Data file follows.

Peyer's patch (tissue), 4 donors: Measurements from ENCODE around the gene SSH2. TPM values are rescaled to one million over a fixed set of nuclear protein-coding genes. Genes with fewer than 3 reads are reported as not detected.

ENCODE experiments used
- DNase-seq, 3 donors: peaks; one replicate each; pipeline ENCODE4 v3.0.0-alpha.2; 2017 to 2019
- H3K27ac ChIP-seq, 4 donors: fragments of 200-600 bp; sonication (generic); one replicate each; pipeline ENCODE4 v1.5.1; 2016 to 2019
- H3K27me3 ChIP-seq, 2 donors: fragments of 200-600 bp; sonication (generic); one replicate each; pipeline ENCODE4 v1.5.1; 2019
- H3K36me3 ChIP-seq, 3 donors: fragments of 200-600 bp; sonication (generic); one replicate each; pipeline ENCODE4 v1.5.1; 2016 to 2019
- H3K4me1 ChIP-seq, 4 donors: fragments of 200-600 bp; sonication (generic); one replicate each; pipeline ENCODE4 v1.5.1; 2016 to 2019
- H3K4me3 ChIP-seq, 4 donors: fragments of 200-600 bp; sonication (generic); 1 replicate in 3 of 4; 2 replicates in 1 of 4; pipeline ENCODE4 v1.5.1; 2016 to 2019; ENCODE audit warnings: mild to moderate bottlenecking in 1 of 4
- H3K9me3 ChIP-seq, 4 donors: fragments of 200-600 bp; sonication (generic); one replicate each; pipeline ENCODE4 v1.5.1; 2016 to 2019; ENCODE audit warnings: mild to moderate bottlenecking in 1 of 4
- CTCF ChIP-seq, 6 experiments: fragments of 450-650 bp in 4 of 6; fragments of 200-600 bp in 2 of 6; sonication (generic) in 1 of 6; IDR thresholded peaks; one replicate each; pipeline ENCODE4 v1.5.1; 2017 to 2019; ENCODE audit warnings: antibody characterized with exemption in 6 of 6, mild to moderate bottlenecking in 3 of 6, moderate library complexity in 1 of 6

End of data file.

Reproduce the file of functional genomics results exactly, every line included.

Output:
Peyer's patch (tissue), 4 donors: Measurements from ENCODE around the gene SSH2. TPM values are rescaled to one million over a fixed set of nuclear protein-coding genes. Genes with fewer than 3 reads are reported as not detected.

ENCODE experiments used
- DNase-seq, 3 donors: peaks; one replicate each; pipeline ENCODE4 v3.0.0-alpha.2; 2017 to 2019
- H3K27ac ChIP-seq, 4 donors: fragments of 200-600 bp; sonication (generic); one replicate each; pipeline ENCODE4 v1.5.1; 2016 to 2019
- H3K27me3 ChIP-seq, 2 donors: fragments of 200-600 bp; sonication (generic); one replicate each; pipeline ENCODE4 v1.5.1; 2019
- H3K36me3 ChIP-seq, 3 donors: fragments of 200-600 bp; sonication (generic); one replicate each; pipeline ENCODE4 v1.5.1; 2016 to 2019
- H3K4me1 ChIP-seq, 4 donors: fragments of 200-600 bp; sonication (generic); one replicate each; pipeline ENCODE4 v1.5.1; 2016 to 2019
- H3K4me3 ChIP-seq, 4 donors: fragments of 200-600 bp; sonication (generic); 1 replicate in 3 of 4; 2 replicates in 1 of 4; pipeline ENCODE4 v1.5.1; 2016 to 2019; ENCODE audit warnings: mild to moderate bottlenecking in 1 of 4
- H3K9me3 ChIP-seq, 4 donors: fragments of 200-600 bp; sonication (generic); one replicate each; pipeline ENCODE4 v1.5.1; 2016 to 2019; ENCODE audit warnings: mild to moderate bottlenecking in 1 of 4
- CTCF ChIP-seq, 6 experiments: fragments of 450-650 bp in 4 of 6; fragments of 200-600 bp in 2 of 6; sonication (generic) in 1 of 6; IDR thresholded peaks; one replicate each; pipeline ENCODE4 v1.5.1; 2017 to 2019; ENCODE audit warnings: antibody characterized with exemption in 6 of 6, mild to moderate bottlenecking in 3 of 6, moderate library complexity in 1 of 6